In conclusion, the design of this flyer and video is to promote an event and to engage children and their parent/caregivers living in the Franklin district including Pukekohe. A colourful, icon heavy, and contemporary design to suit the demographic and psychographic of the target audiences calling for action to register. The extensive research I have put into this design means I have gained knowledge of my target audience, their needs and how they choose to offer their attention. I will be using this design in the future to promote the BRAVE event and have enjoyed the creative customer focused process.
Please find design development and research blog posts here: https://baileybooth.wordpress.com/category/ica-intro-to-story/
Cantor, D. (2014, January 2). 5 Tips for Making an Effective Video Ad. (INC, Producer) Retrieved April 19, 2016, from INC: http://www.inc.com/doug-cantor/5-tips-for-making-an-effective-video-ad.html
Fleming, S. (2015, December 28th). Tints: Dyslexia Friendly Reading. Retrieved April 14, 2016, from Best apps for kids: http://www.bestappsforkids.com/2015/tints-dyslexia-friendly-reading/
Gagnon, A. (2014, 1 31). Are You Marketing By Psychographics? Retrieved April 21, 2016, from Aweber: https://blog.aweber.com/email-marketing/are-you-marketing-by-psychographics.htm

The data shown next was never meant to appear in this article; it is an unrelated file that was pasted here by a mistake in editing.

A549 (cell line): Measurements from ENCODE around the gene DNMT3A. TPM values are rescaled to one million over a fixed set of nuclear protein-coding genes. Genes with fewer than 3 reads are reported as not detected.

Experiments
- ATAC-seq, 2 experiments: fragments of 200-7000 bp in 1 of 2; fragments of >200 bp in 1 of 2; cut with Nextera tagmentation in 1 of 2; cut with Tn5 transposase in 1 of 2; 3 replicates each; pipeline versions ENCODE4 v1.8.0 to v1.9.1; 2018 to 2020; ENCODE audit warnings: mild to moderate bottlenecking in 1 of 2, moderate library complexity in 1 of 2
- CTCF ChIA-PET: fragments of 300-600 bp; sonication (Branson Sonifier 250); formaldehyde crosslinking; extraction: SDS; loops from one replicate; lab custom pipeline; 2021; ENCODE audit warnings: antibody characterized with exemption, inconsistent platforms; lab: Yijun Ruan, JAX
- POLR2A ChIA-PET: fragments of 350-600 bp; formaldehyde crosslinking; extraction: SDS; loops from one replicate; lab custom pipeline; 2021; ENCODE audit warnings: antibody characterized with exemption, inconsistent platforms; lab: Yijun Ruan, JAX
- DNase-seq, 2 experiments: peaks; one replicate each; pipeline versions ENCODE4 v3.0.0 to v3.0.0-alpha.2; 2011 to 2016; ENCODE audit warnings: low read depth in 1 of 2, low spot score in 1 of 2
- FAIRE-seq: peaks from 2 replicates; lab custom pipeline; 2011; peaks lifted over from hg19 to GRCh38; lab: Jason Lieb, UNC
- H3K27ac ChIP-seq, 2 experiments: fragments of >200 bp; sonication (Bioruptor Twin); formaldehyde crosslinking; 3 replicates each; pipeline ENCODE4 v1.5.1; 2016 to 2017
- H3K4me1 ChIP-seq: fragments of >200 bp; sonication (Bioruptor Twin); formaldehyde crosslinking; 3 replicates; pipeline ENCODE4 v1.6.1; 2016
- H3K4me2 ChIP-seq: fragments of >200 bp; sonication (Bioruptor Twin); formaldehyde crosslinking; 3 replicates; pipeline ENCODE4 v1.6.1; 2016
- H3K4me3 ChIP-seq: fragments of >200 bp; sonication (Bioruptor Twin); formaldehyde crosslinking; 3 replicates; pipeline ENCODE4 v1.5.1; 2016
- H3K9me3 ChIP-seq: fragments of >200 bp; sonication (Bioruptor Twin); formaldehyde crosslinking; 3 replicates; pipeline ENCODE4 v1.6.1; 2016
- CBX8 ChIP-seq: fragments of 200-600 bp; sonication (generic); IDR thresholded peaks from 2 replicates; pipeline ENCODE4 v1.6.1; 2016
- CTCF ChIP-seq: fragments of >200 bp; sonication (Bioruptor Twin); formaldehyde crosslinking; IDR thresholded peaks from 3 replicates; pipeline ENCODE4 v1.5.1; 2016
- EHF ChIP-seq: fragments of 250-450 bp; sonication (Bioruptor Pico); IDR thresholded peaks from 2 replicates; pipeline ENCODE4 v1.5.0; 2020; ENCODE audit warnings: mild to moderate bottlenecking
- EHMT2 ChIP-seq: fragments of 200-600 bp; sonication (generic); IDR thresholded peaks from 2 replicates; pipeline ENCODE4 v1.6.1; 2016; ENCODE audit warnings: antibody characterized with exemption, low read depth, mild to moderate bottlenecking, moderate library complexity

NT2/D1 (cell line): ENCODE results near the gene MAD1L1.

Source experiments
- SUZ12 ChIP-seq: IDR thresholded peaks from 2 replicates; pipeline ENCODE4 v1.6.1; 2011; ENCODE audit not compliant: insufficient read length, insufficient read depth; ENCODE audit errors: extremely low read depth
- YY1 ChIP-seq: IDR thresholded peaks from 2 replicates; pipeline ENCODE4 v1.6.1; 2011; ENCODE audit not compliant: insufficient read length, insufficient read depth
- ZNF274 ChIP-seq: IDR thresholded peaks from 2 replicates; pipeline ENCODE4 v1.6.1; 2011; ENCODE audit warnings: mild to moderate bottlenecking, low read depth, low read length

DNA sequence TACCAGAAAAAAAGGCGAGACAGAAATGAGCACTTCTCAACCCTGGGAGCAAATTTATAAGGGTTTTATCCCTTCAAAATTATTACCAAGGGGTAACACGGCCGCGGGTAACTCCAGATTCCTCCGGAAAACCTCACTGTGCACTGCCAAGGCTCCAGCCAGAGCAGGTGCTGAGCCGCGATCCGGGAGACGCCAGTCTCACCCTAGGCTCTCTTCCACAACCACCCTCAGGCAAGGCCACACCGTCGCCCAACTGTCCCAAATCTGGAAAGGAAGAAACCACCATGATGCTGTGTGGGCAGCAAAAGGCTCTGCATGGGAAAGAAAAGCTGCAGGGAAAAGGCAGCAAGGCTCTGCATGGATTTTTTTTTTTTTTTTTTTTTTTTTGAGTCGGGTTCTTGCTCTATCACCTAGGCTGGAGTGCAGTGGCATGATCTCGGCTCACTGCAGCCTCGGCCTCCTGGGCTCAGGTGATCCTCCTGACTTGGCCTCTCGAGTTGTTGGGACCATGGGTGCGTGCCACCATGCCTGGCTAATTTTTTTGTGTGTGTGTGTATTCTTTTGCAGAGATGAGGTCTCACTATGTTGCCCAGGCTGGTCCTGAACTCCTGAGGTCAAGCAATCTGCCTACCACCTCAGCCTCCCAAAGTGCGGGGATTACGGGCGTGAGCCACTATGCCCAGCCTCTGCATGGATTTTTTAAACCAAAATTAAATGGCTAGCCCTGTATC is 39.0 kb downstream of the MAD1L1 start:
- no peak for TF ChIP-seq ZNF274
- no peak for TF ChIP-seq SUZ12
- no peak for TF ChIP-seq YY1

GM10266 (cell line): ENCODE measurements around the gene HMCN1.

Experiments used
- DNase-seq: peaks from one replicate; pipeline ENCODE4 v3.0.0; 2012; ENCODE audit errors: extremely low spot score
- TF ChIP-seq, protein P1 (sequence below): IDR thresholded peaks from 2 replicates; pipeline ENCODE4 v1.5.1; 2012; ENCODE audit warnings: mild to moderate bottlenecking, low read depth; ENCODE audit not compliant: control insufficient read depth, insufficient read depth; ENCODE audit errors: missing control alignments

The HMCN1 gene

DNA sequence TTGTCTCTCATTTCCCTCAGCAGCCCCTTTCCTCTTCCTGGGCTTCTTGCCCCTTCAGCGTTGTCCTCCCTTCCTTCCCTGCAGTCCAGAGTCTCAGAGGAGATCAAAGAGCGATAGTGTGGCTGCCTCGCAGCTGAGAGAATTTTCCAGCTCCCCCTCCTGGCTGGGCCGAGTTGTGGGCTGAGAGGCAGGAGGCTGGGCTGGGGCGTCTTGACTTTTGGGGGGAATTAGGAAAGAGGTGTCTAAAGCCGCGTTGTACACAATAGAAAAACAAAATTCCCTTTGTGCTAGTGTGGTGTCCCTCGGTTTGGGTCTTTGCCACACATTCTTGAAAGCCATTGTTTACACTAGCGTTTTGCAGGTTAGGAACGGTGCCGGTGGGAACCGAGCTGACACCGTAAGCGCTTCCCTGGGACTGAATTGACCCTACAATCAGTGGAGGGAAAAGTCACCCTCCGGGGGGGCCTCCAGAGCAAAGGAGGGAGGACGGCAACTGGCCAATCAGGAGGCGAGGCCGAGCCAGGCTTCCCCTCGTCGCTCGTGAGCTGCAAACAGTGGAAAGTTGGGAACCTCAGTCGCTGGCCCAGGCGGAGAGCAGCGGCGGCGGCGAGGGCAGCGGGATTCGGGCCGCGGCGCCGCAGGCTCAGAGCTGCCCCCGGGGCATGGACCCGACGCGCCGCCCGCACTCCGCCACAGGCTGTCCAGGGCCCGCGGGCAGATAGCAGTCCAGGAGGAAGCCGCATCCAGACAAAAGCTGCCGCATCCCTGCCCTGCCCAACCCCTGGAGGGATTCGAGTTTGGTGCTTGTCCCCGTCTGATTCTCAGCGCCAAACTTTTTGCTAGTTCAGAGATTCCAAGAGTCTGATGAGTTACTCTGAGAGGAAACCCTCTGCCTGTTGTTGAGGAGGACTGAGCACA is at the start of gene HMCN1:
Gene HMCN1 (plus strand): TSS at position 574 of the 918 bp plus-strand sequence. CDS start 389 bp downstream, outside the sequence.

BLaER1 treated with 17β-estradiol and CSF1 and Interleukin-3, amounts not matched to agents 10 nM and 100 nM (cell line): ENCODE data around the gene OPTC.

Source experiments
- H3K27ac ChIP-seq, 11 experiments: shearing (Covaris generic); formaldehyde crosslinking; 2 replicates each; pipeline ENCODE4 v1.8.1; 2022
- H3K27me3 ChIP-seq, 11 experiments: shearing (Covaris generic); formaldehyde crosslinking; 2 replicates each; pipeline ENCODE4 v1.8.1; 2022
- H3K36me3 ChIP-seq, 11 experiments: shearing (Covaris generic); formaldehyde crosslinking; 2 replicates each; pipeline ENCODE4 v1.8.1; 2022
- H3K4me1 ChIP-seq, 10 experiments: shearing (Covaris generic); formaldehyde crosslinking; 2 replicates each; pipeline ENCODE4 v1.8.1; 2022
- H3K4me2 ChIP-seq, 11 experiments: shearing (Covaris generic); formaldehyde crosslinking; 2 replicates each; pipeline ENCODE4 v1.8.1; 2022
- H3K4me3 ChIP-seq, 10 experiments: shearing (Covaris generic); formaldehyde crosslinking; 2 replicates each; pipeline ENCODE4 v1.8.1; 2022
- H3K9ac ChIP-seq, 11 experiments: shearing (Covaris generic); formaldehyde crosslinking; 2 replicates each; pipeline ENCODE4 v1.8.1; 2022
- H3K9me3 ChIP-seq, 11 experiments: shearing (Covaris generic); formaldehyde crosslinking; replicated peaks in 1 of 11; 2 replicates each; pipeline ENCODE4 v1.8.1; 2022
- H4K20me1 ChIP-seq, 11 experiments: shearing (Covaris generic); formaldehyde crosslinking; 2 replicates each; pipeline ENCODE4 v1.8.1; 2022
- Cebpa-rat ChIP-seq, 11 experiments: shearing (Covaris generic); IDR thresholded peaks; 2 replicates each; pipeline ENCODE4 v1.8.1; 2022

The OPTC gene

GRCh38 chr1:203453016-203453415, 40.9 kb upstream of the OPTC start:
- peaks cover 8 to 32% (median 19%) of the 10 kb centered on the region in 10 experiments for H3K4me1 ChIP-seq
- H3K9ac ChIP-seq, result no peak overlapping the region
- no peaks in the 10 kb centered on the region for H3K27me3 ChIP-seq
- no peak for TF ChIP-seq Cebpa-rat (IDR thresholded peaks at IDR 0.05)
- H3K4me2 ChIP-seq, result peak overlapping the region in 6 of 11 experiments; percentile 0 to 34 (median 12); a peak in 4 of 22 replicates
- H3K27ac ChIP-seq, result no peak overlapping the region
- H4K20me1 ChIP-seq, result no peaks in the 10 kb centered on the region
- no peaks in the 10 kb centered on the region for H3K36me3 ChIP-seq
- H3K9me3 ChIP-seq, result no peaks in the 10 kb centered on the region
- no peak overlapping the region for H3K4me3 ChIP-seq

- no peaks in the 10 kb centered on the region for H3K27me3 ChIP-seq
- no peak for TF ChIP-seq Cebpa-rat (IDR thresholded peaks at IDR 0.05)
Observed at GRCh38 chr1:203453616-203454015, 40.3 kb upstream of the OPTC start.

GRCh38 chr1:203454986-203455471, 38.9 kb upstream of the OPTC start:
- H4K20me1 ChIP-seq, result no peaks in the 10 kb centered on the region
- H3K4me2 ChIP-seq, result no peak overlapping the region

Hustwit, G. (Producer), & Hustwit, G. (Director). (2007). Helvetica [Motion Picture].
Kids are busy, and so are their parents. (2015, December 17). Retrieved April 21, 2016, from Pew Research Centre, social and demographic trends: http://www.pewsocialtrends.org/2015/12/17/
Northern Easter Camp. (2016). (Husk, Producer) Retrieved April 14, 2016, from Northern Easter Camp: http://www.easter.camp/index
Place, T. P. (2016, 4 4). National young leaders days. (T. p. place, Producer) Retrieved April 21, 2016, from NYLD: NYLD.org
Simpson, C. (2014, June 27). Pretty Brown Eyes. Cody Simpson “Pretty Brown Eyes” [official video] . Crooked Engine.
YMF Poster Campaign. (2014, December 9). Retrieved April 19, 2016, from Behance: https://www.behance.net/gallery/21904803/YMF-Poster-Campaign
YouTube. (2016). Tips for optimizing your video campaign. (YouTube, Producer) Retrieved April 19, 2016, from YouTube: https://support.google.com/youtube/answer/3013684?hl=en&ref_topic=2996974
Zealand, S. N. (2013). Census Map QuickStats. Retrieved April 19, 2016, from Statistic New Zealand: http://www.stats.govt.nz/StatsMaps/Home/People%20and%20households/2013-census-quickstats-about-a-place-map.aspx